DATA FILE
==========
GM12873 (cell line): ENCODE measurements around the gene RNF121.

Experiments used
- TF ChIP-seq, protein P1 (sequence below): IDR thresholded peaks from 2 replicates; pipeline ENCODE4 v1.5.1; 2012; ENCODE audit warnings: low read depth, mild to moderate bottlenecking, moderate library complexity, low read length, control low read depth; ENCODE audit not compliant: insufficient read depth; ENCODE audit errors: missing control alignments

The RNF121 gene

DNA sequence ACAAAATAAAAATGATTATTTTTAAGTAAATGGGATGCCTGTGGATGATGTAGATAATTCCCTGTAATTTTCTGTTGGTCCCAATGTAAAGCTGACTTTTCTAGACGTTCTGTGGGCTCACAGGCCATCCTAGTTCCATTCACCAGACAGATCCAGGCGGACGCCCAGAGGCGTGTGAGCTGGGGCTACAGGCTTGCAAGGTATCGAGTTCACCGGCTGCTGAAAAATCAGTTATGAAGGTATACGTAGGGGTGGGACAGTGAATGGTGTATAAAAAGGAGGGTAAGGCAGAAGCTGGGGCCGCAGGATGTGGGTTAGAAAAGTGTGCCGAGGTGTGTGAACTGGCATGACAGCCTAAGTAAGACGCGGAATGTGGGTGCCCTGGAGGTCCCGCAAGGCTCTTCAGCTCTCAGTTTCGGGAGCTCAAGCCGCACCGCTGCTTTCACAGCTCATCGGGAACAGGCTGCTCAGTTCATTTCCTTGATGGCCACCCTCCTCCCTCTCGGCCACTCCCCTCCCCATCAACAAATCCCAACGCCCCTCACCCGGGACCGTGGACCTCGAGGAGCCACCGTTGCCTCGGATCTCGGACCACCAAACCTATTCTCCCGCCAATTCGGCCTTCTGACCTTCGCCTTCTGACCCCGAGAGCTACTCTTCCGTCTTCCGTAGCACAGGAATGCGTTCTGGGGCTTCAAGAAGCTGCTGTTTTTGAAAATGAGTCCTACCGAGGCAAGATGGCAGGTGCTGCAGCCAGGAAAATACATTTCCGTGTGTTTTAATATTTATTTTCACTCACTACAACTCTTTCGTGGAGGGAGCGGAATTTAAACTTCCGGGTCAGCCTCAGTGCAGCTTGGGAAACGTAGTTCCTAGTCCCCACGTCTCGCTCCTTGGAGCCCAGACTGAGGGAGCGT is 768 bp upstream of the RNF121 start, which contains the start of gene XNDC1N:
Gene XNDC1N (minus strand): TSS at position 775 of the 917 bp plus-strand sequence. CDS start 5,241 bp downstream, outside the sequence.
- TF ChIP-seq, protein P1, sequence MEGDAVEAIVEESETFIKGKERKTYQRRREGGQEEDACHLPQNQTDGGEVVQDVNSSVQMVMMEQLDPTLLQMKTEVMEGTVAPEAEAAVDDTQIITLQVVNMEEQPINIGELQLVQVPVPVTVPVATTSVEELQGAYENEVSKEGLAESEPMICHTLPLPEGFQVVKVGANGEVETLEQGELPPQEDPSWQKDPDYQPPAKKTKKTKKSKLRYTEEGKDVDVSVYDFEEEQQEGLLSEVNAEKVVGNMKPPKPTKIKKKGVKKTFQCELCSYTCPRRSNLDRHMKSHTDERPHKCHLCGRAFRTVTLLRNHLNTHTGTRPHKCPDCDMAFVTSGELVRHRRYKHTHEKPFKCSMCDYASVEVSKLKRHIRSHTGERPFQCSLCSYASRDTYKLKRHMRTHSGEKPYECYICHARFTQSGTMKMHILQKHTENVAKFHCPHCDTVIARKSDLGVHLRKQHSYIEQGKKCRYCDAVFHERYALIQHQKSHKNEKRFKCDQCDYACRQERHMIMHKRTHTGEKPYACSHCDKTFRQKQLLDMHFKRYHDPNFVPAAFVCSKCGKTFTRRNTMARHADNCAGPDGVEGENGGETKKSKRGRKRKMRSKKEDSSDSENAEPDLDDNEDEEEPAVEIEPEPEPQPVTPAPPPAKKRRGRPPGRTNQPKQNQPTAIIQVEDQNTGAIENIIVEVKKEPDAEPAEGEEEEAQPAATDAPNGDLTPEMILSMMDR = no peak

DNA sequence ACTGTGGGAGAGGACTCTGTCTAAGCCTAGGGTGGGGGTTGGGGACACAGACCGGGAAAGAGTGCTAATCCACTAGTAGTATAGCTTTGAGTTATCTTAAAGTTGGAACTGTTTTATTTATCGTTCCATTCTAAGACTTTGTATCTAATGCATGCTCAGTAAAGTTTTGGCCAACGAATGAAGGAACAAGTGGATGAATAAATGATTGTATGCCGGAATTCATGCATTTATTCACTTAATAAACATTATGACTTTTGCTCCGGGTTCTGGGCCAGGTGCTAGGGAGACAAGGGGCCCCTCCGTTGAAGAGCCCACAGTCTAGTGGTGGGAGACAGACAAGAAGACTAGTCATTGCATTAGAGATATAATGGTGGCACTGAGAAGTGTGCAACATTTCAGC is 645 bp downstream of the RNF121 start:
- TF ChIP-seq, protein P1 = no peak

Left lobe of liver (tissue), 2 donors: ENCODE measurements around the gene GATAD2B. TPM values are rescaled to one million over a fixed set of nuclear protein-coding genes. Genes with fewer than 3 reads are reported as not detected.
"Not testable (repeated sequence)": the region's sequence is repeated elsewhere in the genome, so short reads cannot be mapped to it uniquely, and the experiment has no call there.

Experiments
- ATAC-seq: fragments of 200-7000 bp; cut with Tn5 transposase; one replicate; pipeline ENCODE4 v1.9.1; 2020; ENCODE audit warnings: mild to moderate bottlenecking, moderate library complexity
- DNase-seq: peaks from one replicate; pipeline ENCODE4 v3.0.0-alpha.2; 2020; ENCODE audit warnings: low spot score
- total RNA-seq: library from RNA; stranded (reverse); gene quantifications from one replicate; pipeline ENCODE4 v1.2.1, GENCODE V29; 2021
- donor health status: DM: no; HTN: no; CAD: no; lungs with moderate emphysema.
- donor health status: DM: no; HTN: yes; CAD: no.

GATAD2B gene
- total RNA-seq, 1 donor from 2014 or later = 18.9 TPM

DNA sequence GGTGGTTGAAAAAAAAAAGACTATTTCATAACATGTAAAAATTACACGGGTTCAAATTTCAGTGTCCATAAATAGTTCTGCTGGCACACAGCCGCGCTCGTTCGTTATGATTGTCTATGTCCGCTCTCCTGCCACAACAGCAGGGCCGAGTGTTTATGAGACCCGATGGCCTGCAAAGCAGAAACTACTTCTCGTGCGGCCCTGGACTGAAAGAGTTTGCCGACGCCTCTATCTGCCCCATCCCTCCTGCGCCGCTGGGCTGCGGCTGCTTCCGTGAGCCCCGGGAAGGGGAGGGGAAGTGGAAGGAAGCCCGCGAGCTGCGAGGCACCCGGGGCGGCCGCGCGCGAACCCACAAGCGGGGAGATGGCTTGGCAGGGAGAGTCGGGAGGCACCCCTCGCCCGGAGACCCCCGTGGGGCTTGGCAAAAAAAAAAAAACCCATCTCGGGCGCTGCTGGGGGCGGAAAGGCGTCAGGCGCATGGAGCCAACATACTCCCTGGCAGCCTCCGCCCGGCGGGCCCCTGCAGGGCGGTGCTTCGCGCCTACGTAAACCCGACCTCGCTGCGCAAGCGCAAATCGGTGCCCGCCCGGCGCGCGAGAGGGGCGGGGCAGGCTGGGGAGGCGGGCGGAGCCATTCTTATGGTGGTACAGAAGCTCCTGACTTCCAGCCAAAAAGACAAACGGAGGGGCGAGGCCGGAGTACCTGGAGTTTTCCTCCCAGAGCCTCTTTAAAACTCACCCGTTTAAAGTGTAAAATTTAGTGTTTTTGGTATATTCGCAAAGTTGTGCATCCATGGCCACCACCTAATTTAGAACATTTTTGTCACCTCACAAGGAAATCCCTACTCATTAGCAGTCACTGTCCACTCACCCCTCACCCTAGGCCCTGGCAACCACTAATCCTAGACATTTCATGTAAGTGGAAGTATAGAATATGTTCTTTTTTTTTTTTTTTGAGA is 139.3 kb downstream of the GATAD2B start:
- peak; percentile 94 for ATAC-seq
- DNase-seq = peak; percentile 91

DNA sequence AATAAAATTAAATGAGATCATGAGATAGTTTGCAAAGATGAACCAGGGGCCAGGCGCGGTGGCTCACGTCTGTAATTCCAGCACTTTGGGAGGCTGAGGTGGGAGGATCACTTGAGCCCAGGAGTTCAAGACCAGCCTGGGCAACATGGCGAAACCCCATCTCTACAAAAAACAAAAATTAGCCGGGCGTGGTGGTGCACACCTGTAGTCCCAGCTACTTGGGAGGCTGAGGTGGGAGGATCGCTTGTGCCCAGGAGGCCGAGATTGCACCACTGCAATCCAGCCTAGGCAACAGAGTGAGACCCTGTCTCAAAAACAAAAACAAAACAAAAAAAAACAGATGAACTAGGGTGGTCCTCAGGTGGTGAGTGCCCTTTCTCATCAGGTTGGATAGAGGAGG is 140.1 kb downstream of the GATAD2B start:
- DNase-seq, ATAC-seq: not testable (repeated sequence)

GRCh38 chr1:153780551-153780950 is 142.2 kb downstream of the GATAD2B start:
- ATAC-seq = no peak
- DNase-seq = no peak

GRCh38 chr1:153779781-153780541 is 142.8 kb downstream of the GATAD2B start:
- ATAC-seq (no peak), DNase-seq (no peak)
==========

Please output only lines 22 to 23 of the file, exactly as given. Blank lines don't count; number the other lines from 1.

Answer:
- DNase-seq = peak; percentile 91

DNA sequence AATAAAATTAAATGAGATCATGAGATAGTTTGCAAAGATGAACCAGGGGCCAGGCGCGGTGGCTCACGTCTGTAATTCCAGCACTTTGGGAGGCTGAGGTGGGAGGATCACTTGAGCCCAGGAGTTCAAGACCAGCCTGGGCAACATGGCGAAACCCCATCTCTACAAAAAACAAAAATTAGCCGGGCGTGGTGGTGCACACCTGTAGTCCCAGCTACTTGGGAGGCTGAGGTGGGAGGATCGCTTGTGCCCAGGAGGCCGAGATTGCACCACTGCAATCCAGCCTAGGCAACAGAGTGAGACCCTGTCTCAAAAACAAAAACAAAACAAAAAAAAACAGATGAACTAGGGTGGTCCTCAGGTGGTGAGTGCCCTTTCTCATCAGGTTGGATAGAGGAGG is 140.1 kb downstream of the GATAD2B start: